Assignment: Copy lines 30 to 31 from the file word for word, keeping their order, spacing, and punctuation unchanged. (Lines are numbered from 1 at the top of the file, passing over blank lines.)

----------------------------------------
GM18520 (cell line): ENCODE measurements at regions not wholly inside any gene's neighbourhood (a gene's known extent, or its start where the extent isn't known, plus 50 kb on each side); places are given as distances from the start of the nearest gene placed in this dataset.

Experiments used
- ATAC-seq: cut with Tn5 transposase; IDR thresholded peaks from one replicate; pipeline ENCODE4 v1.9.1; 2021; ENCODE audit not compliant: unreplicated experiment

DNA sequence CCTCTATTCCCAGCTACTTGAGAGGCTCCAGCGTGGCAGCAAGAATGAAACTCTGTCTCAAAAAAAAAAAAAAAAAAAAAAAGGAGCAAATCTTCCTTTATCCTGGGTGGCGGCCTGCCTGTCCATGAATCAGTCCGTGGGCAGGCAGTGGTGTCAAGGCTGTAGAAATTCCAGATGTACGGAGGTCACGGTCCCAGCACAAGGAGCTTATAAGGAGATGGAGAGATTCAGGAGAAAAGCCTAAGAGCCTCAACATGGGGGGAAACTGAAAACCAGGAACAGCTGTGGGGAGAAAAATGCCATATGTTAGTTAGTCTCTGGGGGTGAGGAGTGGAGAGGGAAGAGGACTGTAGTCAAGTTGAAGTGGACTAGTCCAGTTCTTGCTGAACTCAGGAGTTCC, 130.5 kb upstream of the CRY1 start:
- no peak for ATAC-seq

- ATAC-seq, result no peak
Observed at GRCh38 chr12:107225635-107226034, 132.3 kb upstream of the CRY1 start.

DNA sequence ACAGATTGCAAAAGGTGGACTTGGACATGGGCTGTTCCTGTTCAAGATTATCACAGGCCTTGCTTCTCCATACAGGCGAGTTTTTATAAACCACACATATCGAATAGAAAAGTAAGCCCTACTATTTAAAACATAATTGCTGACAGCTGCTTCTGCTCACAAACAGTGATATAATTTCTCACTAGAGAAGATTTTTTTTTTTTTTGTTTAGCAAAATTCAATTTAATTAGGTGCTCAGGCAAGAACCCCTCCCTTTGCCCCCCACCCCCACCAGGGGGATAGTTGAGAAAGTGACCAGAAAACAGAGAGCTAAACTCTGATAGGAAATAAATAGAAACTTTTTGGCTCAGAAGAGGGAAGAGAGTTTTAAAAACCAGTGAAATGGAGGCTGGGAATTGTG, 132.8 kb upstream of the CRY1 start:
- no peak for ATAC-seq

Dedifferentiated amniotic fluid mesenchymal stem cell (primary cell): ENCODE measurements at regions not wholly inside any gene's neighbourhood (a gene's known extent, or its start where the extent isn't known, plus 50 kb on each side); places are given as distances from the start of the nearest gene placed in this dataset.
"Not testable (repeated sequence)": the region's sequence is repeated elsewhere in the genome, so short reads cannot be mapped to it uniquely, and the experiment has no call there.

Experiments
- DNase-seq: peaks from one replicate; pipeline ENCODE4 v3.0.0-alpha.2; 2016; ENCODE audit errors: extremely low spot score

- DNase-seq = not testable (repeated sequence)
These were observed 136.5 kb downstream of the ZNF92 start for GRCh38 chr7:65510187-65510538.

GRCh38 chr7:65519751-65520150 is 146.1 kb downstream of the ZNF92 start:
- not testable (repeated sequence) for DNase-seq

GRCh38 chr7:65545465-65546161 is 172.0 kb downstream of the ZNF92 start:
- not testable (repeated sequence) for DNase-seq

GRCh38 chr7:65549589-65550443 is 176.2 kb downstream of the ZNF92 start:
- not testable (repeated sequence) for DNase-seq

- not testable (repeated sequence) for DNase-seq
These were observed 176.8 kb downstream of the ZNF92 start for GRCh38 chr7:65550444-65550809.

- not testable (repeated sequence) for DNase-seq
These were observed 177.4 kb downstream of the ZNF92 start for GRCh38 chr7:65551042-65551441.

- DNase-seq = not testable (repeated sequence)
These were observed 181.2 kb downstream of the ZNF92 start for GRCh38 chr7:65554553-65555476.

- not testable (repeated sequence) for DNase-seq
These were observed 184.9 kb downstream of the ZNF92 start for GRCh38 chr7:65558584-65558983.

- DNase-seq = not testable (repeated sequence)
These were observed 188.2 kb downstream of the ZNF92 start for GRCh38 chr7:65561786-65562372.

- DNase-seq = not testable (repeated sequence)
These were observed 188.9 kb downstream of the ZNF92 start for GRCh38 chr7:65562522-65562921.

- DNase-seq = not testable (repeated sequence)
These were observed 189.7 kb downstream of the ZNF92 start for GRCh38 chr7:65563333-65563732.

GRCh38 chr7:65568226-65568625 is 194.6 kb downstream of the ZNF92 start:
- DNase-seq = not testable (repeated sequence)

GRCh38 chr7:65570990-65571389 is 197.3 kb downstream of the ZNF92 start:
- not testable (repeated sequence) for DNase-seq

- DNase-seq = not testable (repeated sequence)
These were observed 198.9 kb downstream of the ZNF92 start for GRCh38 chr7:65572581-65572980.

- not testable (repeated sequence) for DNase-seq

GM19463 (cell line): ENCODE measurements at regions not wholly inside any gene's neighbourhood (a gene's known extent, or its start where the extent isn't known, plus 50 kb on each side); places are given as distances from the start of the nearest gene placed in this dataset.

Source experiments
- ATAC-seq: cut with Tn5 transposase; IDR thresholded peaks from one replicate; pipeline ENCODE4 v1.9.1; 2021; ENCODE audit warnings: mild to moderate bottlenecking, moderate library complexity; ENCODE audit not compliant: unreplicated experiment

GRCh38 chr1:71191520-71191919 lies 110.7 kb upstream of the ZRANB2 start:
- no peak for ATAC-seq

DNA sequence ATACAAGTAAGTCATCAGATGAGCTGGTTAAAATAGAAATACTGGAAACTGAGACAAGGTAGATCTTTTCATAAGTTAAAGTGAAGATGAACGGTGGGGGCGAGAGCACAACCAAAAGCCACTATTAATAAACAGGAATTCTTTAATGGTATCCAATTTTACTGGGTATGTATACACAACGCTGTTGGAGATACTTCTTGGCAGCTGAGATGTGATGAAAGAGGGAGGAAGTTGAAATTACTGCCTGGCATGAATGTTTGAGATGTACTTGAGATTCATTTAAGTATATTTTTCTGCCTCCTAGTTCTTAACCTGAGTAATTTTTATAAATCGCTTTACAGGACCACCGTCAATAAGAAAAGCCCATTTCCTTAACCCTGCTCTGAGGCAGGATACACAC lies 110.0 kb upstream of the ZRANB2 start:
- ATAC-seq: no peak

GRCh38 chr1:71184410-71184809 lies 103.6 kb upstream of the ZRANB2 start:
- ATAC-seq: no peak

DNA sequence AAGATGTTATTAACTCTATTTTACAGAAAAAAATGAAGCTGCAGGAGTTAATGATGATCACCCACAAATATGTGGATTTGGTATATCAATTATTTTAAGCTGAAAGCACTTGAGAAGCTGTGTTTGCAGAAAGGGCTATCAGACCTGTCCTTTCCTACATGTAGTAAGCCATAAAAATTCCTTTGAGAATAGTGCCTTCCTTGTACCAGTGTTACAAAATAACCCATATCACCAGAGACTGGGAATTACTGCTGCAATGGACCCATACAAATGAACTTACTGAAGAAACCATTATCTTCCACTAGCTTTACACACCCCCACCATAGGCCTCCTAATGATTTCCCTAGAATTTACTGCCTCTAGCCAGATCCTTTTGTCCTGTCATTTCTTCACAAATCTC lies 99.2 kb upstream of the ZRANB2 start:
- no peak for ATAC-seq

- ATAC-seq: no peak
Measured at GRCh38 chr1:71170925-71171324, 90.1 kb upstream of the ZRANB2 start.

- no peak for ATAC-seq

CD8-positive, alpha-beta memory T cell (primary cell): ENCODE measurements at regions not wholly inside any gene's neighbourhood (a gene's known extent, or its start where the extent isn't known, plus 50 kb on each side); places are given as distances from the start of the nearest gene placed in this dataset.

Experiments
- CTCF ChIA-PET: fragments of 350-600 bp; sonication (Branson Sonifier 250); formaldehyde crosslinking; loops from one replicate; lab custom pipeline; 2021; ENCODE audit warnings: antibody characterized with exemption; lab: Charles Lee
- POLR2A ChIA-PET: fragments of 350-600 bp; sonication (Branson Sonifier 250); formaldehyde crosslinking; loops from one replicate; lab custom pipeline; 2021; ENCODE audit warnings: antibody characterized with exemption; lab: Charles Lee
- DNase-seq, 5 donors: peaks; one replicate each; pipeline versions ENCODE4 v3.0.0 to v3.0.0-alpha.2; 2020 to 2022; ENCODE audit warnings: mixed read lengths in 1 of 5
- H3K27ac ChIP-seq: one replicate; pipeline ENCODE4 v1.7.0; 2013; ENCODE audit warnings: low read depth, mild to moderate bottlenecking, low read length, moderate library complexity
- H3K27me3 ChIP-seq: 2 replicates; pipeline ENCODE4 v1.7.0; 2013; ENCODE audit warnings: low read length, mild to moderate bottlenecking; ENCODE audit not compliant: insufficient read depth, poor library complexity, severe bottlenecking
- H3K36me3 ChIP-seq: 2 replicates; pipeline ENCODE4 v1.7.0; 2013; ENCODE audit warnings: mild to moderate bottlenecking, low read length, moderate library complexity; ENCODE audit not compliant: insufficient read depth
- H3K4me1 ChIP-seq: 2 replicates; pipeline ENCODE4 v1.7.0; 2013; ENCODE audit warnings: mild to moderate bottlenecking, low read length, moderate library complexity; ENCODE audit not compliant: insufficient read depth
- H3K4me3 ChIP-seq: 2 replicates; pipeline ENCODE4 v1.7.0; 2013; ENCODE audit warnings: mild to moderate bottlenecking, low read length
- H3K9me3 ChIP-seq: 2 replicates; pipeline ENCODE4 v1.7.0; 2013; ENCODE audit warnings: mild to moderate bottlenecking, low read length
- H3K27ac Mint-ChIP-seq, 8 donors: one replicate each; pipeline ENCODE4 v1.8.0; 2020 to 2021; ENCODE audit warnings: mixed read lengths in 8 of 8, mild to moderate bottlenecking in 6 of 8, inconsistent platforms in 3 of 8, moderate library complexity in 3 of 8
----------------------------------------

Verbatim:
- DNase-seq = not testable (repeated sequence)
These were observed 188.2 kb downstream of the ZNF92 start for GRCh38 chr7:65561786-65562372.